Thirty percent of Black alumni in the Engineering School were told at least once to consider academic leave or to disenroll from Penn, according to a virtual presentation by students and alumni to Penn Engineering deans this week.
At a virtual discussion on July 14, Penn's chapter of the National Society of Black Engineers led a dialogue with Engineering Dean Vijay Kumar and newly appointed Engineering Associate Dean of Diversity, Equity, and Inclusion Camillo Jose Taylor to discuss the experiences of Black engineers at Penn.
NBSE members listed four requests to Kumar and Taylor, calling for change within Penn Engineering to increase support for the Office of Diversity and Inclusion, Black student engagement with faculty, support for Black engineers, and outreach opportunities in West Philadelphia.
During the discussion, current students and recent alumni shared personal anecdotes and statistics from a survey of Black Engineering alumni from 2013-2019, which pointed to discriminatory treatment on the basis of race.
Penn NSBE member and 2016 Engineering graduate Elaida Dimwamwa presented a number of statistics from the alumni survey. Fifty-five percent of Black Penn Engineering alumni felt excluded from their engineering department, 70% of Black Penn Engineering students felt professors gave up on them too easily, and 45% of Black Penn Engineering students were discouraged from pursuing their post-graduation goals by University faculty, according to the survey.
July's virtual discussion had over 120 attendees, which included Penn NSBE members, Penn NSBE alumni, Kumar, Taylor, and others who solely came to listen.
"Racism is rampant throughout the entire institution including SEAS,” one anecdote from the presentation read. “From being asked to show ID when other students weren't asked the same, to being told my post-graduate plans weren't possible, to being seen as a food server at multiple scholarship events, it was evident that Penn was not a place for me to thrive."
Alumni from the last 60 years also shared stories of their own experiences with the group, recalling times people placed in positions of power by the University had discouraged them from reaching their full potential, stating they were “reaching too high.”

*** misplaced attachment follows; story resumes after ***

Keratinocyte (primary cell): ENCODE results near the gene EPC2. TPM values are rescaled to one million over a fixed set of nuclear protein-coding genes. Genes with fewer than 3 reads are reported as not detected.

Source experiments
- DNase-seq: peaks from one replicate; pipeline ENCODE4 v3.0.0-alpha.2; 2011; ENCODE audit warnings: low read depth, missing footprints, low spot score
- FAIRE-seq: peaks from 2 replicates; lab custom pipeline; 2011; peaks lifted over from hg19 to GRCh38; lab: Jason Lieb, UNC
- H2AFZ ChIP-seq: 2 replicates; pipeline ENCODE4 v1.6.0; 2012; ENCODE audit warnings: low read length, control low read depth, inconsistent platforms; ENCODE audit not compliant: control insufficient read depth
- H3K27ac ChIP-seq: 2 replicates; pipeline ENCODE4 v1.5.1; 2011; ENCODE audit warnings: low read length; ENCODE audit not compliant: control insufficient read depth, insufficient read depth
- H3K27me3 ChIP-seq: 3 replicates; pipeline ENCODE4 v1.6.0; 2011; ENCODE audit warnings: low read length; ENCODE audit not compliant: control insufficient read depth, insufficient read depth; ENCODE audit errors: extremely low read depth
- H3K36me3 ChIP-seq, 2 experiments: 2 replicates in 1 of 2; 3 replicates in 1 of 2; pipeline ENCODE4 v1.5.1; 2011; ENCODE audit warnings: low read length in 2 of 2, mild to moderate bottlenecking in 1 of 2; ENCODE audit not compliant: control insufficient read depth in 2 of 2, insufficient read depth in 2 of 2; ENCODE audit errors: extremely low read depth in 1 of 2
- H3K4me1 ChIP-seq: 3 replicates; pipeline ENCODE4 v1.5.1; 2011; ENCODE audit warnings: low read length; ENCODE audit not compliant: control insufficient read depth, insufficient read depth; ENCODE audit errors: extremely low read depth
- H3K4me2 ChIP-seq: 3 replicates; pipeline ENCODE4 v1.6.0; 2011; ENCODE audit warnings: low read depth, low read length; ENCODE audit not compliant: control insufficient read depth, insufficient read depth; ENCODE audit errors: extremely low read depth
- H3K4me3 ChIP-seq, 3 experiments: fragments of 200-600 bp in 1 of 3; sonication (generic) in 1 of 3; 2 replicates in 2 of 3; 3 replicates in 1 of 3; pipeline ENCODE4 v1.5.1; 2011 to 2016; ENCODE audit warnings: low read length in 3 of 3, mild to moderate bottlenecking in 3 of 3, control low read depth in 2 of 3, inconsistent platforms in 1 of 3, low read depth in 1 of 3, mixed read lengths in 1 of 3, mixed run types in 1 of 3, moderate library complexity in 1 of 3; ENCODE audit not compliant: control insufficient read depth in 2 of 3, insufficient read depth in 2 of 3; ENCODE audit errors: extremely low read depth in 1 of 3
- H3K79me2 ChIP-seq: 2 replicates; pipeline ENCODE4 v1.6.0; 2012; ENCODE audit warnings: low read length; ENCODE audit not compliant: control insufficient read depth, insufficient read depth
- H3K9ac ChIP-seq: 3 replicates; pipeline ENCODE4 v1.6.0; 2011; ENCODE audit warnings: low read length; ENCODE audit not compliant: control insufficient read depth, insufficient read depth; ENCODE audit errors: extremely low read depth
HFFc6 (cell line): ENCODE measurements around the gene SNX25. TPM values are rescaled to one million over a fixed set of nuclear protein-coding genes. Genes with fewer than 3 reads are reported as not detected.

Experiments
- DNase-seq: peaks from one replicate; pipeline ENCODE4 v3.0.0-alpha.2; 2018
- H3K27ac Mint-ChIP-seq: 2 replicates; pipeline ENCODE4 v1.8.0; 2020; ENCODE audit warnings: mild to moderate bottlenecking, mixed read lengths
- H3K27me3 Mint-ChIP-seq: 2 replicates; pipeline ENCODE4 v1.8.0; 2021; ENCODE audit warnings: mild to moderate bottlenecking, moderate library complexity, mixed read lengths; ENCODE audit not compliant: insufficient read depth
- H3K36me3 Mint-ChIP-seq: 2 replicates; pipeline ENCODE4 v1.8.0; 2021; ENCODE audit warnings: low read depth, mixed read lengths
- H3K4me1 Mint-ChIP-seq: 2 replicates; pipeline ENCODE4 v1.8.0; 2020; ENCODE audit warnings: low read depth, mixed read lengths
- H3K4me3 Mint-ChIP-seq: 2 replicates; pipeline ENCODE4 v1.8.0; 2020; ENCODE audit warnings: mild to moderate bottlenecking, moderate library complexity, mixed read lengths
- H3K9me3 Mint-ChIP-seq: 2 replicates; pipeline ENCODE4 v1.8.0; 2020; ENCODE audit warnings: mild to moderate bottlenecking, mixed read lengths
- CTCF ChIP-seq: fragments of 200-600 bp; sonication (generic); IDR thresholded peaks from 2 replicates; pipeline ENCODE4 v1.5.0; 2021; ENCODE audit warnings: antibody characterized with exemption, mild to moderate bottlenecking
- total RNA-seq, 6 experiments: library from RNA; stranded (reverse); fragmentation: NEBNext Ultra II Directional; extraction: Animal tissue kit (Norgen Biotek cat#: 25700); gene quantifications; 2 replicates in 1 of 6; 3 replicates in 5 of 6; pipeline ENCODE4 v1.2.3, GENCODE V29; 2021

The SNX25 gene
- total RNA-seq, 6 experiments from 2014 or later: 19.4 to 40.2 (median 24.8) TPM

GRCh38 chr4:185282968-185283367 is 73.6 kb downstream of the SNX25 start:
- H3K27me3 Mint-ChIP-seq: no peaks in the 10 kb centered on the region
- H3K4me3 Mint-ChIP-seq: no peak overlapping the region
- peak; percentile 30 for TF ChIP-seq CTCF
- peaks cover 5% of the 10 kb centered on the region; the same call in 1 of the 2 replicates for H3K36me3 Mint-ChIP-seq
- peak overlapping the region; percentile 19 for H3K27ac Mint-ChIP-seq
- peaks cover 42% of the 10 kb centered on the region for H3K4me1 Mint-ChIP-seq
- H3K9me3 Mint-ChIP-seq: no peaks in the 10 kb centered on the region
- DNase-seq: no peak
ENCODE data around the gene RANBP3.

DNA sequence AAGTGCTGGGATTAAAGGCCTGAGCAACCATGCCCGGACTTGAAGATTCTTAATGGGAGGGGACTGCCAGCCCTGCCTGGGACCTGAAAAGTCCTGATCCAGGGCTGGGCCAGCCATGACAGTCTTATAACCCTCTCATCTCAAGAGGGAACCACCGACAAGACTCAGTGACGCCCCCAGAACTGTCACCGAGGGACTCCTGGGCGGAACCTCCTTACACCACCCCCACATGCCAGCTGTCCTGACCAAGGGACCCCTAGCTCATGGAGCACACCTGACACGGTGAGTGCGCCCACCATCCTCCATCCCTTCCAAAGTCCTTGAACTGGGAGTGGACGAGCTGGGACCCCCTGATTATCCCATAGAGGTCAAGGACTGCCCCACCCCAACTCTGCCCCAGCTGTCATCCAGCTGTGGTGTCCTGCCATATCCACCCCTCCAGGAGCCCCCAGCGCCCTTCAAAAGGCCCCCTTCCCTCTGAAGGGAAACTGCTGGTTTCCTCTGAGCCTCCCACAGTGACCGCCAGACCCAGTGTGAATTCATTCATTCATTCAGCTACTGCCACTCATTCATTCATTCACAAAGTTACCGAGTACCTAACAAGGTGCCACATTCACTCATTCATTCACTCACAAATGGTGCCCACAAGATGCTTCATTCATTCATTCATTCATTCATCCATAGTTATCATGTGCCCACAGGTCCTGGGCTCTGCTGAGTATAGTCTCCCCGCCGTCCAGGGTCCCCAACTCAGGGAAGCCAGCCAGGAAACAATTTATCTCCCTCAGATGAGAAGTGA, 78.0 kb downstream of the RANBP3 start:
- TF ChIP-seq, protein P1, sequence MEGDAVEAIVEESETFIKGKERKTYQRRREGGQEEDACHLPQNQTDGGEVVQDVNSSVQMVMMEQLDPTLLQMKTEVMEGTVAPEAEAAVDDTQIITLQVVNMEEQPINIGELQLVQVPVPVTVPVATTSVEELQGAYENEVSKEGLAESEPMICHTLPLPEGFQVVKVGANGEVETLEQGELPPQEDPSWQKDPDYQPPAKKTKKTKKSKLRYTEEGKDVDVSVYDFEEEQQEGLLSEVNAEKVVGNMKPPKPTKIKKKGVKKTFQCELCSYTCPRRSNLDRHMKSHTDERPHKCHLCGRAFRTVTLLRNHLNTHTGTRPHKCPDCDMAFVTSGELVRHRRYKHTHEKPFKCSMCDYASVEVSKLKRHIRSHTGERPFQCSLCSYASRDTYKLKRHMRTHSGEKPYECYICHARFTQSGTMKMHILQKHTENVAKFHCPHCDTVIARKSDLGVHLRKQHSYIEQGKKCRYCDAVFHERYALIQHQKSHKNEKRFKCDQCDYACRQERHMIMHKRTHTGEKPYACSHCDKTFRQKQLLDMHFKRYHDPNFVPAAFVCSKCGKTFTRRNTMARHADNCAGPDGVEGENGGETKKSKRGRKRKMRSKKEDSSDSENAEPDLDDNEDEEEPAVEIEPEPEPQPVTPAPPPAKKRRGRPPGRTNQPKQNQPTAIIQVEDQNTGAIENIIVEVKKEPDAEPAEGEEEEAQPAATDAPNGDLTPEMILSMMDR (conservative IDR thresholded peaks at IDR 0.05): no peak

"I feel like this sums up the experience of many Black students in Penn Engineering — always feeling like we needed to prove ourselves because we were expected to fail,” another anecdote from the presentation read.
Today, students are still having similar experiences.
“So much of the discrimination I felt was so passively harmful. Just the little things, you know, not getting called on in class, or people second-guessing your understanding of fundamental concepts, or having lab partners ignoring you when you're trying to get your input,” rising College senior and Penn NSBE Program Chair Maya Robnett said.
Rising Engineering senior and NSBE secretary Toni-Ann Peck said she often feels unable to talk about her experiences within the Engineering School.
“There are times in which I feel I have to be reserved, because otherwise I won't be well received in later encounters,” Peck said.
Rising Engineering senior and Penn NSBE President Ruby Washington said NSBE organized the discussion in response to an unwelcoming environment for Black students within Penn Engineering.
“Black Engineers feel excluded in the current space,” Washington said. “We feel overlooked and forgotten in this space, where diverse students should be embraced and uplifted.”
Rising Engineering junior and Penn NSBE treasurer Maerone Alfa added that the discussion with Engineering faculty was organized because students felt that a panel Kumar hosted last month to discuss racism, bias, and climate was too controlled and did not give students a voice.
“It was more so just sending the message that Penn engineering is doing enough,” rising Engineering junior and NSBE Vice President Theresa Tsaggaris said.
At the end of the meeting, Penn NSBE, Kumar, and Taylor decided to meet again next month to continue the discussion on how to enact tangible change for Black engineers at the University.
“It was unfortunate to hear the extent to which you know some of these experiences persisted today,” Taylor said. “But one of the heartening things is that I think that many of the things that were discussed in that meeting were ideas that we were also thinking of.”